In the Hocken Gallery: Pōkai Whenua, Pōkai Moana by Bridget Reweti

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Post written by Collections Assistant Nick Austin

It was the Hocken’s pleasure, and good fortune, to host the karakia whakatuwhera – opening blessing – for the exhibition Pōkai Whenua, Pōkai Moana by 2020-2021 Frances Hodgkins Fellow Bridget Reweti (Ngāti Ranginui, Ngāi Te Rangi), here in our gallery just prior to August’s lockdown. University of Otago Māori Chaplain Dr Helen Papuni led karakia through the gallery, followed by kōrero and waiata to welcome the exhibition and pay acknowledgements. It was great that so many guests from out of town were able to attend this special evening.

Bridget Reweti and Hocken Librarian Sharon Dell at Pōkai Whenua, Pōkai Moana opening. Photograph: Sharron Bennett

Professor Robert Jahnke speaks at Pōkai Whenua, Pōkai Moana opening. Photograph: Sharron Bennett

Sarah Hudson, Bridget Reweti, Erena and Unaiki Arapere, and Terri Te Tau at Pōkai Whenua, Pōkai Moana opening. Photograph: Sharron Bennett

The title of Bridget’s exhibition, Pōkai Whenua, Pōkai Moana, recognises two of the names of Tamatea, a principal ancestor of the Takitimu waka, who explored areas in Aotearoa including Tauranga Moana, the artist’s turangawaewae, and Murihiku, the southern part of Te Waipounamu (South Island). As Bridget writes in her exhibition wall text: “I use this connection to my tipuna who travelled over lands and seas to locate myself as a Tauranga Moana artist within Ngāi Tahu mana whenua.” It is this whakapapa that underpins the four series of works in the exhibition.

Bridget uses photography in ways that you have probably never seen before. In the series Kapo Wairua, she has produced photograms of x-ray-like details of migratory seabirds – tītī (sooty shearwater), toroa (albatross), kuaka (godwit) – onto stones cut flat on one side: pounamu (greenstone), onewa (basalt), kōkawa (andesite), pakohe (argillite). From an accompanying wall text by Matariki Williams we learn of the symbolism of birds’ departure and return, in the Māori world. For example: “Roimata toroa is a well-known Ngāti Porou tukutuku pattern that references the excreting of saline from the nostrils of these seafaring birds and is a constant reminder of necessary preparation when undertaking long journeys.” There is a haunting presence to these works that is potently summed up by the writer: “[T]hese birds compel us to always remember those who have gone before us, those who have made their haerenga to Rerenga Wairua, those for whom we continue to long […]”.

(L-R) through the fog it came and the silence of the sea (for Sarah), 2021, pounamu plate negatives. Photograph: Justin Spiers

Georgina May Young viewing after Fiona, 2021, toroa skull photogram on basalt. Photograph: Justin Spiers

It makes sense then that certain people from Bridget’s artistic whānui, some of whom have passed away, are paid tribute within works’ titles. On this note, the thoughts of many people in Ōtepoti Dunedin have recently been with Marilynn Webb (Ngāti Kahu, Te Roroa), a much-loved and influential artist who spent most of her artistic life in this town. Marilynn passed away just days after Bridget’s exhibition opened. As a mihi to Marilynn, when installing the exhibition Bridget chose to present three works by Webb on the mezzanine level outside the Hocken Gallery, from her 1980 Aramoana Fossil series.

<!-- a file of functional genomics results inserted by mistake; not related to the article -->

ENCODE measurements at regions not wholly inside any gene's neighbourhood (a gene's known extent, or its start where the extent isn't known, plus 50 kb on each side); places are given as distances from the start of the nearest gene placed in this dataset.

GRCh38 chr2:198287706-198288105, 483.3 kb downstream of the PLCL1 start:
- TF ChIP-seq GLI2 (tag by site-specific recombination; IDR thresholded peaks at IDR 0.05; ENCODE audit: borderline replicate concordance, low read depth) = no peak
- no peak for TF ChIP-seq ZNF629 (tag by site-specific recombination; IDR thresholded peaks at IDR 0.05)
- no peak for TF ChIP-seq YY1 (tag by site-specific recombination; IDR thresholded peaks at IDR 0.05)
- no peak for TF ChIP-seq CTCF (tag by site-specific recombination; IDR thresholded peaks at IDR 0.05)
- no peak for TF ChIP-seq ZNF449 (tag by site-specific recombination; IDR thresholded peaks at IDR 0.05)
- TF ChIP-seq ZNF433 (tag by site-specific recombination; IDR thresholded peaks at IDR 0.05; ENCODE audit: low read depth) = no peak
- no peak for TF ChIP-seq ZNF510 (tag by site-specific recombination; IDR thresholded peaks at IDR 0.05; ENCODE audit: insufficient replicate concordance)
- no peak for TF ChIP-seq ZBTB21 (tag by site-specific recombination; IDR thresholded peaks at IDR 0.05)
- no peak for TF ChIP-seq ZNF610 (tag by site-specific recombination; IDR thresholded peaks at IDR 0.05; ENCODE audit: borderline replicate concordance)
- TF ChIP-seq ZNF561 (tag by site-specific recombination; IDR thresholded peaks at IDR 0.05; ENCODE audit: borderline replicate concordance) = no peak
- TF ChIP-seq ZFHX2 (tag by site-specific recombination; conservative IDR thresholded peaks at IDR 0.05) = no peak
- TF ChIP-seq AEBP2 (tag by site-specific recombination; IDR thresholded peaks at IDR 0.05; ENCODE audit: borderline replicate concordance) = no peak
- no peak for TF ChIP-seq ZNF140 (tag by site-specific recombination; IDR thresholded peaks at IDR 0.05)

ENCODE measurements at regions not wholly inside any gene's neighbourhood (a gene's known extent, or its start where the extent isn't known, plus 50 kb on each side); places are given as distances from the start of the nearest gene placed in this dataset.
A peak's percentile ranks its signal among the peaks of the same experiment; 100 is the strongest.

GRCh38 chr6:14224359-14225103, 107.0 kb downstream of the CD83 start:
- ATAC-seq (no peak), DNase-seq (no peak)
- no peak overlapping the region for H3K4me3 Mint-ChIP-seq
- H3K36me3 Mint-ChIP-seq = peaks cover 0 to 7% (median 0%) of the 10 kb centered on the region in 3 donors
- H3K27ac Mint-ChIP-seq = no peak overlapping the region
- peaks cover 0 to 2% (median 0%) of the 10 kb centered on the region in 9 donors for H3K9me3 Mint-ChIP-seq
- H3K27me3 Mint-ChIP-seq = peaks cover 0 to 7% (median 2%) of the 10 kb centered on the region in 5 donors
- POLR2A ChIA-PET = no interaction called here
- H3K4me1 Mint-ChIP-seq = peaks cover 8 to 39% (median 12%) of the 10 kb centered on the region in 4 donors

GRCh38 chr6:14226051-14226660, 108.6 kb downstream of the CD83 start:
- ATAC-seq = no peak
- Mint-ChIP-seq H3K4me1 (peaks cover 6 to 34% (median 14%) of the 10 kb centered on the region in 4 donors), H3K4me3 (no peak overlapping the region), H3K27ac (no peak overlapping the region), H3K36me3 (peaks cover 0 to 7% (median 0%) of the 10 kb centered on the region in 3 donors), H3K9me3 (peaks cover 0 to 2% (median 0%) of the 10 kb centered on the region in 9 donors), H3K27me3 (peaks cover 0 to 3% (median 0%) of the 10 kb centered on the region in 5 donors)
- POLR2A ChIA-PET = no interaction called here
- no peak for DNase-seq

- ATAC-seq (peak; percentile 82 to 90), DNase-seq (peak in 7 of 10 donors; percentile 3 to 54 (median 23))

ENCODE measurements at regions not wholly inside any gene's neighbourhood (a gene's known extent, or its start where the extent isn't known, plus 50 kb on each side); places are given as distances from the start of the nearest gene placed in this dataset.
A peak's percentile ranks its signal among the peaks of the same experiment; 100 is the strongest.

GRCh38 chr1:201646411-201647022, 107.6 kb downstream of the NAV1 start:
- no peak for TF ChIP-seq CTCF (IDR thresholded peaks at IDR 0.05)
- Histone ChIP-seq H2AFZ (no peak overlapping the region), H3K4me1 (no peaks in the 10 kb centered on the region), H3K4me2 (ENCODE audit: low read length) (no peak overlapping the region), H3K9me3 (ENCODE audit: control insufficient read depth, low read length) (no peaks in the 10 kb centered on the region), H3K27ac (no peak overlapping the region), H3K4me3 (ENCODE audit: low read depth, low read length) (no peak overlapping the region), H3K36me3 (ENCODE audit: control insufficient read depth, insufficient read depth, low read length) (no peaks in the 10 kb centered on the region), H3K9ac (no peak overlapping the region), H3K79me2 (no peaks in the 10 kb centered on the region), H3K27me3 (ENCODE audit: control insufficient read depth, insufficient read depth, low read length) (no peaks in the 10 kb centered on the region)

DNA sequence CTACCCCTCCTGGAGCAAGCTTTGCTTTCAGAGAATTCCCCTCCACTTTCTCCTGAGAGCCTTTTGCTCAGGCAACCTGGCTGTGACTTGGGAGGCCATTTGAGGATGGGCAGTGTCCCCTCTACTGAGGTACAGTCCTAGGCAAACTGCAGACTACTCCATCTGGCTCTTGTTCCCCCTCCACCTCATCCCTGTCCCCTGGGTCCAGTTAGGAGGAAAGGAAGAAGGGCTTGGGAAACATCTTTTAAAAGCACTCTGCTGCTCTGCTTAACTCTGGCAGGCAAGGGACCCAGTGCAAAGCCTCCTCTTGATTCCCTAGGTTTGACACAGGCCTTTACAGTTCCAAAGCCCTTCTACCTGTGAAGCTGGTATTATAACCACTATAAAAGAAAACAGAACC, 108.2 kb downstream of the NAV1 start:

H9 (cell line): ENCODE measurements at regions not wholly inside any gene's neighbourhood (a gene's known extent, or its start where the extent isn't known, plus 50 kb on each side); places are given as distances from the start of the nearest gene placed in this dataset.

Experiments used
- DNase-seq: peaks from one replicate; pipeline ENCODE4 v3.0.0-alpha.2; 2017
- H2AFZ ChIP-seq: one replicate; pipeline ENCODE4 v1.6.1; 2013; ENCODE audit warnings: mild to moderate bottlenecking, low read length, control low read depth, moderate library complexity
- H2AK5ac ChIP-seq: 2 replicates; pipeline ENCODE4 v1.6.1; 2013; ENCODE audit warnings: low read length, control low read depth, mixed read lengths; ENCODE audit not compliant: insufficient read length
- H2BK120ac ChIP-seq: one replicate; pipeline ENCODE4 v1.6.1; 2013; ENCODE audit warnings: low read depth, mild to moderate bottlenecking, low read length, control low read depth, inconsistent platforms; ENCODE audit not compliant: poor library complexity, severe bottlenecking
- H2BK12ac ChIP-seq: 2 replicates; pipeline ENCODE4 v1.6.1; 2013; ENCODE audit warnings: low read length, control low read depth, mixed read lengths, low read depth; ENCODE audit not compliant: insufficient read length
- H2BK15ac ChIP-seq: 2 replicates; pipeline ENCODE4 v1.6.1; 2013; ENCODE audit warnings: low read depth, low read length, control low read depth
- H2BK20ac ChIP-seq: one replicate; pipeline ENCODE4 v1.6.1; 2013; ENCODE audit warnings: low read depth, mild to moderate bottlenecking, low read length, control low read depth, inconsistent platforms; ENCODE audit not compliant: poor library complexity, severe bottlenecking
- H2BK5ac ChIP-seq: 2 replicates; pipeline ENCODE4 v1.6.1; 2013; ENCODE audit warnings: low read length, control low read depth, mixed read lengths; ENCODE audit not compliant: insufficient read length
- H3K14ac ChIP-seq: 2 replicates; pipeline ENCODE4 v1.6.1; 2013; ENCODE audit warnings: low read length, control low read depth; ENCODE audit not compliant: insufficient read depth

Ghostly images combined with tactile materials are used again by Bridget in another series Summering on Lakes Te Anau and Manapouri. Last summer she travelled with friends into Fiordland to trace the movements, evident in landscape photographs from 1889, of Alfred Burton of the famed Dunedin-based firm Burton Brothers. She re-recorded Burton’s views with a conciousness of there being lore – placenames and histories long held by mana whenua, Ngāi Tahu whānui – that he would not have known. As a gesture to this gap in understanding of place, Bridget has coloured her photographs with the pigments of whenua from those very places, given to her by local people.

4870 – LIVING THE DREAM, 2021, whenua coloured silver gelatin photograph. Courtesy of artist

Summering on Lakes Te Anau and Manapouri series in Pōkai Whenua, Pōkai Moana. Photograph: Justin Spiers

Rauhina Scott-Fyfe viewing How to drain a swamp series in Pōkai Whenua, Pōkai Moana. Photograph: Justin Spiers

There is a strong sense of whanaungatanga – kinship – in every aspect of Bridget’s work here, from production to exhibition. Whakapapa too, not only in the sense of familial and artistic genealogies but in there being all sorts of layers of, or connections between, land and people, images and materials. An immaterial presence within the gallery is somehow articulated by the audio recording of taonga pūoro played by Alistair Fraser that accompanies the large moving image work, Like a rock against the tide. These atmospheric sounds float through the gallery’s open doors as a gentle but persistent entreaty: you should come in.

Still from Like a rock against the tide, 2021, HD Moving Image with sound

Pōkai Whenua, Pōkai Moana is open (in Level 2!) Monday – Saturday, 10am -5pm, until 30 October at the Hocken Gallery, 90 Anzac Ave, Ōtepoti Dunedin.

This entry was posted in Exhibitions and events, Fellowships, Photography, University of Otago and tagged , , by Hocken Collections. Bookmark the permalink.

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